Four Ways To Think About Narrative Architecture

I really enjoy Chuck Wendig’s blog terribleminds; and every time I read a post of his, I end up thinking about how I read differently. Not how I read differently than other people. Differently. As in, that I think about something new while I’m reading…not like I’m thinking about penguins when I typically thought about puppy dogs while reading fifty shades of… Differently, like when you start looking at the structure of the story, or the novel, or a poem; and you didn’t do this before.

This particular post is about narrative architecture – story structure. How a story takes shape and what the shape is (or isn’t). Most importantly, I think, is his argument that a story is not just two dimensional, but it is 3D and probably even 4D.

As a professional reader, this is an incredibly fascinating concept because all of a sudden, everything I read has more depth than it had, say, this morning. Not just the fiction, but the non-fiction and the news articles as well. Considering everything we read as having movement and an architecture suddenly makes assessing the value of something we read happen in a completely different light and scope than before; and thusly, changes the idea of what’s relavent and what’s not.

The article below is an intriguing read; almost a must-read, if you are an avid reader and want to enhance the way you process what you are reading. Chuck Wendig is a writer and his target audience is for the most part writers. That said, I think readers can learn a helluva lot from writers’ blogs, so I’m sharing this link. Also, I think Wendig has an amazing talent for description. Description combined with his awesome word usage makes me laugh throughout every article I read. The thing you must know before you click the link – sometimes Wendig drops F bombs in places you least expect them.

So, put your big kid underwear on, be prepared to laugh your head off at the images he will conjure for you and click the link.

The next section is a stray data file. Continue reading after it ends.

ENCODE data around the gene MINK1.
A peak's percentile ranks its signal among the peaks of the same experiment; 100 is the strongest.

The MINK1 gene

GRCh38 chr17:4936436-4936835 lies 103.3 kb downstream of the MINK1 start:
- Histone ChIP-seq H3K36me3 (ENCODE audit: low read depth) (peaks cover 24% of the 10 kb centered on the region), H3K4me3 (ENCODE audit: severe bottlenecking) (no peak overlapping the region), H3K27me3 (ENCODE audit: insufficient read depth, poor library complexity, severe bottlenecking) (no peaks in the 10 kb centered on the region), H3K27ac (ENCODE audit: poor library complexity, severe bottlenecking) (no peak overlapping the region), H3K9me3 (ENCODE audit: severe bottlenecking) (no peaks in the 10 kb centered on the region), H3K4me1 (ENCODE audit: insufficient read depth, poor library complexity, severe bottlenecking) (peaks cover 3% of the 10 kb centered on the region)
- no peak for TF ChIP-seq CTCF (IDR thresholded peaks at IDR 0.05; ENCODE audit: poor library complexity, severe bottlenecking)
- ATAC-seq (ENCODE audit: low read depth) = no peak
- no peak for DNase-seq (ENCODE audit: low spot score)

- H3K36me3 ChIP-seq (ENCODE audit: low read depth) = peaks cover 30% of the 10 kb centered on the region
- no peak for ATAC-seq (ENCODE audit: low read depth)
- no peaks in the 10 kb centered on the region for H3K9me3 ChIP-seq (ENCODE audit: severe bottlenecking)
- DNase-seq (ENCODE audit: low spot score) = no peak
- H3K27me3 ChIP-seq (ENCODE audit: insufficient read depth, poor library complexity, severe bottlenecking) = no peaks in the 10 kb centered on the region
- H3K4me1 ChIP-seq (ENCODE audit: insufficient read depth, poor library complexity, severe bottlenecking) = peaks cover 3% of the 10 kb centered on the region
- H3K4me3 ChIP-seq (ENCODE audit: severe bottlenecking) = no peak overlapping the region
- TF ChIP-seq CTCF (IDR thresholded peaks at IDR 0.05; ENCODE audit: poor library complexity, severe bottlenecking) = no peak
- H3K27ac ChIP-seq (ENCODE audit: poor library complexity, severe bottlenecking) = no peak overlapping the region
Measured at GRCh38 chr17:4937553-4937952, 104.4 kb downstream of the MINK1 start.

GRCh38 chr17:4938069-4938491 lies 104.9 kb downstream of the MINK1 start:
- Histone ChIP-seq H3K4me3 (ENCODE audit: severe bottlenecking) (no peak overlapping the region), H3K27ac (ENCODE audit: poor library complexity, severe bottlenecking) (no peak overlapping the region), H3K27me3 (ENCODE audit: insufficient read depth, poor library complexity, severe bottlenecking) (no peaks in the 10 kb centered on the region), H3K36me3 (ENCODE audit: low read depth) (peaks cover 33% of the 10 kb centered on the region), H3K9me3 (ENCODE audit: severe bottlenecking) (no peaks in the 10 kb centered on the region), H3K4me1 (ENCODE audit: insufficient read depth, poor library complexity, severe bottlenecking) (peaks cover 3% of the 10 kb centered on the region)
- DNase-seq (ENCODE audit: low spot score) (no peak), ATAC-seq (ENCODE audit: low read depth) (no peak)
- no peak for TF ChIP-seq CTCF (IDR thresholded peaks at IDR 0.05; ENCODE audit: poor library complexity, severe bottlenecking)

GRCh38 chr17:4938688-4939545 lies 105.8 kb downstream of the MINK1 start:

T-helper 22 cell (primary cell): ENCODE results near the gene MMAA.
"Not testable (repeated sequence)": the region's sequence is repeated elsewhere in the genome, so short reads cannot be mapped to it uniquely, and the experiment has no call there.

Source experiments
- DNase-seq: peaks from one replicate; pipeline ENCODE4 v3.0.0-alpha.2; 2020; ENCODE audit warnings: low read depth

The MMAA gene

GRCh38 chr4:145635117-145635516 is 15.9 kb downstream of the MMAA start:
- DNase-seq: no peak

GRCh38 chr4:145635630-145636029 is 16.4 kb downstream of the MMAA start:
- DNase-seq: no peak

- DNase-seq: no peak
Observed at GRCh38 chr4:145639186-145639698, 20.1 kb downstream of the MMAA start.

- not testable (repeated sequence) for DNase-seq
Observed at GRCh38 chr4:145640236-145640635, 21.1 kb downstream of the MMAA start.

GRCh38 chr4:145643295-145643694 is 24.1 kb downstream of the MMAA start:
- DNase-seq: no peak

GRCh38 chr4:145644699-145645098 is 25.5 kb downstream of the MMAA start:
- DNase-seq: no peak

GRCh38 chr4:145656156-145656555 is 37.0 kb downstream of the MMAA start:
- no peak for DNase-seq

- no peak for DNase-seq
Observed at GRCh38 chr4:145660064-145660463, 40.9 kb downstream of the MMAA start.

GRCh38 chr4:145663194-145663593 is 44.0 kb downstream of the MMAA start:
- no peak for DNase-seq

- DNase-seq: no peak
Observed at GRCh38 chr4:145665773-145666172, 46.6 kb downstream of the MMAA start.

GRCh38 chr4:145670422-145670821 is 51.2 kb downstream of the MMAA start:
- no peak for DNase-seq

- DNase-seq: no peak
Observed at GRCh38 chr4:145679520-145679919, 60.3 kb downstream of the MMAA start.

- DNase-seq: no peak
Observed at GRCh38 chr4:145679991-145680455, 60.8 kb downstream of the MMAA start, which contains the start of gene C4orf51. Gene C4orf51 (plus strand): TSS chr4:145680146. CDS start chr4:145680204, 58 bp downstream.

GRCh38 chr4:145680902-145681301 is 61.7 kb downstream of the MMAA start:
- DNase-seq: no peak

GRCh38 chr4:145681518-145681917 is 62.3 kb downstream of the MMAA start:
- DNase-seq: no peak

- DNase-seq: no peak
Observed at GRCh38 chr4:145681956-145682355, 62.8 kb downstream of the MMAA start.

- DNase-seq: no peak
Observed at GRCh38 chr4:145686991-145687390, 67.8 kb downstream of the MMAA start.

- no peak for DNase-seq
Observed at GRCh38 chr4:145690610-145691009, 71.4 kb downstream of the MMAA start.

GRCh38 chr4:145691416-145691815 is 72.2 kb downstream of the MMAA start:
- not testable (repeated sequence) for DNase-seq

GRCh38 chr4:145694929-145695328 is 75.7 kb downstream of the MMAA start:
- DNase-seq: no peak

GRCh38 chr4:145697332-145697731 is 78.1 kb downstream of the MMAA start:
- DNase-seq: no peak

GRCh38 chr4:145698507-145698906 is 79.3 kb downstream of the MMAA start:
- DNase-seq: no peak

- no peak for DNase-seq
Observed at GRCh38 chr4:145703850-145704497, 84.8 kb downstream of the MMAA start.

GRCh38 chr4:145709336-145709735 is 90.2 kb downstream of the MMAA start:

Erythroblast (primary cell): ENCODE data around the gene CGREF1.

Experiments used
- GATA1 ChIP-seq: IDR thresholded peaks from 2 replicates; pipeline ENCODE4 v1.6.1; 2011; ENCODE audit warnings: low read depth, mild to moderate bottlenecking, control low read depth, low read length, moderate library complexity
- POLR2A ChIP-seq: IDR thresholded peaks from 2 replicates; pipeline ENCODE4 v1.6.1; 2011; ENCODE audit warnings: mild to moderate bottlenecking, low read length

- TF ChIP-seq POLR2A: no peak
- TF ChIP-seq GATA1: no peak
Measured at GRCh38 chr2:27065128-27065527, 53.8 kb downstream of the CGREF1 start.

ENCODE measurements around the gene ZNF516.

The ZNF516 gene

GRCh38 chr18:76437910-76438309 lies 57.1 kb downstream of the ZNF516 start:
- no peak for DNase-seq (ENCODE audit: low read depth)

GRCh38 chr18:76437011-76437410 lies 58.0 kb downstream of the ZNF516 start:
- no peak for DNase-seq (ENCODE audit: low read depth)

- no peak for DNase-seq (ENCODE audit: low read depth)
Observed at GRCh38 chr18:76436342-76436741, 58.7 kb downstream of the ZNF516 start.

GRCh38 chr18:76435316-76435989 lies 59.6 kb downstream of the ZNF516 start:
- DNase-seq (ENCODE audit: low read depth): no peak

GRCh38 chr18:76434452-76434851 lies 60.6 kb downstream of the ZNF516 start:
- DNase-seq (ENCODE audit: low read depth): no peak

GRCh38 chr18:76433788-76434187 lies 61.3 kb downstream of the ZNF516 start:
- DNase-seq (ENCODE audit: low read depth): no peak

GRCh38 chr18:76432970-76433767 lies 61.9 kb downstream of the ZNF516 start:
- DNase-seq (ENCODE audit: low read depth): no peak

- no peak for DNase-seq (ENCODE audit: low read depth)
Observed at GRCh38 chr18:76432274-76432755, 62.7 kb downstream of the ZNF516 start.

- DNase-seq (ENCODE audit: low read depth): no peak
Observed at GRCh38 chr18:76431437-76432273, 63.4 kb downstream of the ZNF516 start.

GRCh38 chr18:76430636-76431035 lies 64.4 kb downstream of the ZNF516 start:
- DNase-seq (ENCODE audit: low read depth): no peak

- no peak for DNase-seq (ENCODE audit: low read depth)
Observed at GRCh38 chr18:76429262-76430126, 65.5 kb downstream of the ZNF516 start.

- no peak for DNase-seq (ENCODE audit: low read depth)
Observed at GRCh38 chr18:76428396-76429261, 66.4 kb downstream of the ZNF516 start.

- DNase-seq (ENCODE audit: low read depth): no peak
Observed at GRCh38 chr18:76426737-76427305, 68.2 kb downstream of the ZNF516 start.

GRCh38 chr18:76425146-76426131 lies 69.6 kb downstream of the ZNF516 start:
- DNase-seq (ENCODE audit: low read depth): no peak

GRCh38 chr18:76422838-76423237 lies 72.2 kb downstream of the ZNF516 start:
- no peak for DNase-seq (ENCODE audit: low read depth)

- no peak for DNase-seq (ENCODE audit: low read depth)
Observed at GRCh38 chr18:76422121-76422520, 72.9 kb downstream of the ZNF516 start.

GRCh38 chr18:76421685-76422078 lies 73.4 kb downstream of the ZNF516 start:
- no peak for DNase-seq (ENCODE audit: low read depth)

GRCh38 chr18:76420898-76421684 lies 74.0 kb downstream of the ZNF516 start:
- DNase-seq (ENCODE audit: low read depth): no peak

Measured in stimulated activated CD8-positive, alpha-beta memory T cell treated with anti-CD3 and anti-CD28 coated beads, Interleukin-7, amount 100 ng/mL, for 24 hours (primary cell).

Here’s the Article: Story Shapes: Four Ways To Think About Narrative Architecture

And if you stare at it really hard, you will see Jesus flying a hang-glider into Mecha-Hitler’s mountain fortress, firing a pair of TEC-9 submachine guns. You might need some LSD to see that. That’s usually how I see all the Magic Eye paintings — I just drop acid and stare. “I see the connectedness of all things as represented by a spinning fractal wagon wheel in space,” I say. And the guy next to me says, “I see a dolphin.”

That guy didn’t get the good acid.

But I digress.

Regardless of whether or not you see Gunner Jesus, what I want you to see is a narrative shape. A structure for your story. At the simplest level, this structure might be expressed as: action, inaction, action, inaction, and so on. But at the more complex, more meaningful level, what it means is that you have these peaks and valleys, right? The peaks are moments of tension, conflict, action, pain. The valleys are moments of temporary resolution, release, dialogue, development. The peak is the sharp intake of breath; the valley is the exhalation of that breath. A peak steals the oxygen; the valley returns it. (And a story requires oxygen because oxygen is what fuels the fire that will sometimes be required.)

This gives us rhythm.

We need rhythm in our stories, just as we need them in our sentences.

This article was written by: Rachel Baker – Click to follow on Twitter.

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